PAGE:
Parametric Grids

The effect of drawing a single line tends to be minimal and it is more likely that many lines will be needed to produce a required effect. In this section we look at a strategy for doing this that extends the repetition facility provided by loops.

Another name for arguments is parameters and parametric graphics is a common feature of vector graphics applications. Using this approach a drawing task is abstracted (taken out) from the main part of the program and done by passing arguments to a function that draws the graphic. Many similar objects can be drawn with different sizes, locations, colours, and other properties determined by values passed to arguments.

Initially we experiment with parametric grids and to do this with a minimum of work the initial step is to set up a basic grid drawing program for testing them out. Optionally the basic structure can be extended to produce actual drawings that include grids. Listing CC.2 shows the outline:

/* set window size and drawing environment */

static final int WIDTH = 900;
static final int HEIGHT = 600;

void setup() {
size(WIDTH, HEIGHT); // default environment

/* draw the drawing */

void doDrawing() {
// charcole grey background, again!
background(0.25 * 255);
// white grid lines
// one pixel wide

// draw a grid with number of cells xCells * yCells
int xCells = 13;
int yCells = 19;
drawGrid(0, 0, WIDTH, HEIGHT, xCells, yCells, true);


void drawGrid(int left, int top, int width, int height, int xCells,
int yCells, boolean drawOutline){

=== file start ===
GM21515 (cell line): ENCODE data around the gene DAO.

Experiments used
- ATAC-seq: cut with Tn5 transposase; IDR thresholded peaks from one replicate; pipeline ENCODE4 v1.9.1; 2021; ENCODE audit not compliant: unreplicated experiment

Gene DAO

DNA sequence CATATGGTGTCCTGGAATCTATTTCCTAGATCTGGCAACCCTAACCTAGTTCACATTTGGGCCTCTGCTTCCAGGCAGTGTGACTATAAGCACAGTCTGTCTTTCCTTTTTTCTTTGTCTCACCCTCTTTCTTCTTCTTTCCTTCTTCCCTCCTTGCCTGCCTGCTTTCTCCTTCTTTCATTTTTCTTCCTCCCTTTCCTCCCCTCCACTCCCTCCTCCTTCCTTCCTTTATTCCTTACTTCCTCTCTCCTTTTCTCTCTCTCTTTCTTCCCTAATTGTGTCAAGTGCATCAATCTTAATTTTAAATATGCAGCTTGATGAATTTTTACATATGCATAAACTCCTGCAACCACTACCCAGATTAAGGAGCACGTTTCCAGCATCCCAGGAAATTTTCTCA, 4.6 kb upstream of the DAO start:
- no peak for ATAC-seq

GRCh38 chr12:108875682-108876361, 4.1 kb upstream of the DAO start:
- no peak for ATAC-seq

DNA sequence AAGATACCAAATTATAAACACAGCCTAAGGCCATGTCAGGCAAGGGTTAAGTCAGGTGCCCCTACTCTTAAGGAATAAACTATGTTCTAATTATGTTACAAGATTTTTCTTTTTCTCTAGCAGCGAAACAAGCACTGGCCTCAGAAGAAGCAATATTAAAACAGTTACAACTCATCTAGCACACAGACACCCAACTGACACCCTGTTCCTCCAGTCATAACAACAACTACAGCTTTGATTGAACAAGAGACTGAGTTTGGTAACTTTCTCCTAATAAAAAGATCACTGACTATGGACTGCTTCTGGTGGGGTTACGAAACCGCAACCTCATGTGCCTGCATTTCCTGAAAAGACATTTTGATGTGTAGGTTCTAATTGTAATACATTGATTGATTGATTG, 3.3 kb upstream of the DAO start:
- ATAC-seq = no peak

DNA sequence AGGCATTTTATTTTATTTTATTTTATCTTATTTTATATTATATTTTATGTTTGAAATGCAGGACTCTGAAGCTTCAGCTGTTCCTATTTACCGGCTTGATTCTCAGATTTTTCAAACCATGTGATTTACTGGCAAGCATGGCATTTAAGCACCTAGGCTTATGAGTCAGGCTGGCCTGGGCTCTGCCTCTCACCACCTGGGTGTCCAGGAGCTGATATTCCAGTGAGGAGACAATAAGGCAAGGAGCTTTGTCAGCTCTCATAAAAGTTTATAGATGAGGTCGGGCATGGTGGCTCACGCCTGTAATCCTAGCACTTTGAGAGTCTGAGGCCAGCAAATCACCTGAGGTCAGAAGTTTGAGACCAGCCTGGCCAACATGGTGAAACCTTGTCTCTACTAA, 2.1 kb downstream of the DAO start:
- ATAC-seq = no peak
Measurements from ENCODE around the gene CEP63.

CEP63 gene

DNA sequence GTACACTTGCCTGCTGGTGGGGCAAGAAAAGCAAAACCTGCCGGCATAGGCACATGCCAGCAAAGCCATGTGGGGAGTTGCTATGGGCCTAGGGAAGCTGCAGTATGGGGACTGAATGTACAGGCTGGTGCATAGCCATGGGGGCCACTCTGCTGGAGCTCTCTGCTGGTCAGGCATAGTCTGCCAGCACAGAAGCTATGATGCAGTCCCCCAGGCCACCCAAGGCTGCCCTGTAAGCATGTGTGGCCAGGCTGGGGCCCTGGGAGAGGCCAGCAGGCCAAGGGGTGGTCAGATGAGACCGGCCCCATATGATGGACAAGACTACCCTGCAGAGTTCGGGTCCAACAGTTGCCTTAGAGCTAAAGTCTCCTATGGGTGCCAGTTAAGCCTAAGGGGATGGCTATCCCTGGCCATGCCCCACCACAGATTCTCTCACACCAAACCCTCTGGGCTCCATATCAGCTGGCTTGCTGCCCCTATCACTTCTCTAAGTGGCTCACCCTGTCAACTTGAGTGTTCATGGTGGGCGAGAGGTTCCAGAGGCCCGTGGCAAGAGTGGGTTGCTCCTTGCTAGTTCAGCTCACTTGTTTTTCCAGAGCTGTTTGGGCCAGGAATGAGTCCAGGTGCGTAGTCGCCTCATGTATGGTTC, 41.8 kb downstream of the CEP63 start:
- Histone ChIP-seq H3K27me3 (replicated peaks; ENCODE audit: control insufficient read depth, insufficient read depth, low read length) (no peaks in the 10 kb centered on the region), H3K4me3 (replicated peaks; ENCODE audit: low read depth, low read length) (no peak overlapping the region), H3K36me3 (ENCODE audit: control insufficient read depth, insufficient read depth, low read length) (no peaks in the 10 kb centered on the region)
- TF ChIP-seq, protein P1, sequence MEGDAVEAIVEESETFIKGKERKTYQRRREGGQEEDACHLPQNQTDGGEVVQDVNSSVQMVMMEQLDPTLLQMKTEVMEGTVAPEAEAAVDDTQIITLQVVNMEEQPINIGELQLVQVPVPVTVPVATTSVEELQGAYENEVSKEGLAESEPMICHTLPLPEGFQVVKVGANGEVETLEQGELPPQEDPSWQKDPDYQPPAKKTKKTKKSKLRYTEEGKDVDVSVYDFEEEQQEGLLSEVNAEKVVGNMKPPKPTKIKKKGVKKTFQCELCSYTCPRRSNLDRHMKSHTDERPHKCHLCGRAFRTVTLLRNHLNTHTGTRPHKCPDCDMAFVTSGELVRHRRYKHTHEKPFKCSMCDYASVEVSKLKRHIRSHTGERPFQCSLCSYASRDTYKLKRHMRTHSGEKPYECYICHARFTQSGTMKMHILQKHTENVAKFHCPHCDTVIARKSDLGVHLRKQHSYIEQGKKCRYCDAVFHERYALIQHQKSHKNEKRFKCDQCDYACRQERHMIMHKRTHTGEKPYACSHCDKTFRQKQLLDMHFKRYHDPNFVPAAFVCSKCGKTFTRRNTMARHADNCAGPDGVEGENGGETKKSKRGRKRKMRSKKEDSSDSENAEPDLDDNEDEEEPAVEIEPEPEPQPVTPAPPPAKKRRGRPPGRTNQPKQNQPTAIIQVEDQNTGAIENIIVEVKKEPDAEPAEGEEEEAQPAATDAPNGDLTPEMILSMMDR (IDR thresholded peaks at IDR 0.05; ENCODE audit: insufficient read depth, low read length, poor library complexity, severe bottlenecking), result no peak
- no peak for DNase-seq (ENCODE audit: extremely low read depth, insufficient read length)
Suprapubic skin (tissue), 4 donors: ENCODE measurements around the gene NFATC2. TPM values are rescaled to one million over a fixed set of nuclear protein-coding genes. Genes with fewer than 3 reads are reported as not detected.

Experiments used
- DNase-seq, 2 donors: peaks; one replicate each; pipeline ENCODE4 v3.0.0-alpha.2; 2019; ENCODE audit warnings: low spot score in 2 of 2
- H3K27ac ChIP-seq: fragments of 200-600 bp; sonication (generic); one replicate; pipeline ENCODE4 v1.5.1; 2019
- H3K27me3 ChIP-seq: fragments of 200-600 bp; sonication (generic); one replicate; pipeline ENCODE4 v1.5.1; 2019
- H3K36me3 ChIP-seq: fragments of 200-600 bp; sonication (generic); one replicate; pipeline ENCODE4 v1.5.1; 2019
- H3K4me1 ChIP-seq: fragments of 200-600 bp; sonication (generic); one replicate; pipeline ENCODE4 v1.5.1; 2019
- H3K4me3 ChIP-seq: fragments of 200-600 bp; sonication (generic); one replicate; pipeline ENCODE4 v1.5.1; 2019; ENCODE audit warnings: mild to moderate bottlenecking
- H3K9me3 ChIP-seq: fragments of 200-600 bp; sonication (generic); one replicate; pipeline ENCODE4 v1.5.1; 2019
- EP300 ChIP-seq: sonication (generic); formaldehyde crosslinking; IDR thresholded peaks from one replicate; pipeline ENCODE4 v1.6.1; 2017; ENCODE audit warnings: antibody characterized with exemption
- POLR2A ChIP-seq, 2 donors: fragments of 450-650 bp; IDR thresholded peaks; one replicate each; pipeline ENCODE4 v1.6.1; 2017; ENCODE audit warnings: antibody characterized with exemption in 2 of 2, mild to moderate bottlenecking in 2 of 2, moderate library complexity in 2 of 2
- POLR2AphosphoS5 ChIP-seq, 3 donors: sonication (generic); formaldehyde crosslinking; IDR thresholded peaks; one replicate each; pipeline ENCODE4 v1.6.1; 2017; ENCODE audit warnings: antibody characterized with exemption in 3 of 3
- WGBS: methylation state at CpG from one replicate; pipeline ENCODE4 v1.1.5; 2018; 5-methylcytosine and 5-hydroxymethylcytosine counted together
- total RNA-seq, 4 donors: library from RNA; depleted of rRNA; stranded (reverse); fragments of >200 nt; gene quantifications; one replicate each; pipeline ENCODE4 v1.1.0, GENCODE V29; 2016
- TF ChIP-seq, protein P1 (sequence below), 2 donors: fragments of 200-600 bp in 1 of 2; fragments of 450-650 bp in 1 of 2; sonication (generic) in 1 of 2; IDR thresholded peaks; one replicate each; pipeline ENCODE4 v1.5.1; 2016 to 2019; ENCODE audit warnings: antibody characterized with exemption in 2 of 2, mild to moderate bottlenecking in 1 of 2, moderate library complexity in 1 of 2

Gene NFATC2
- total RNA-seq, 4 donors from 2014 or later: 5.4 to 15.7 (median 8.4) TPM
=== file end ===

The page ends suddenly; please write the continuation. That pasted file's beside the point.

Listing CC.2

As it stands the outline will compile and run but does nothing except opening a window with a grey background. Sections of functionality will be factored off using calls to drawGrid()to draw as many different grids as we require. Such power should be used carefully so the first thing is to decide exactly what we want a drawGrid() function to do and make sure all drawGrids variations we write do just that.

Arguments left and top are where the top-left corner of the grid will be positioned. Width and height specify the size of the grid in pixels, xCells and yCells the number of areas the grid is divided into in the horizontal and vertical directions respectively. Cells are to be made to fit the grid exactly by distributing any odd pixels evenly across cell widths and heights. If draw outline is passed true a one pixel wide line is to be drawn around the grid within the size given. All this sounds complicated but is actually very easy when we divide up the work using functions.

Drawing grids in 2D

The code for a 2D drawGrid() can be something like this:

void drawGrid(int left, int top, int width, int height, int xCells,
int yCells, boolean drawOutline){

// precondition for drawing the grid
if (width <= 0 || height <= 0) return;

// compute the coordinates of the rightmost an bottom pixels
int right = left + width - 1;
int bottom = top + height - 1;

// draw the grid
drawVertGrid(left, top, right, bottom, width, xCells);
drawHorzGrid(left, top, right, bottom, height, yCells);

if (drawOutline){
// save current line width
float curWeight = g.strokeWeight;
// draw outline with a line 1 pixel wide
line(left, top, right, top);
line(right, top, right, bottom);
line(right, bottom, left, bottom);
line(left, bottom, left, top);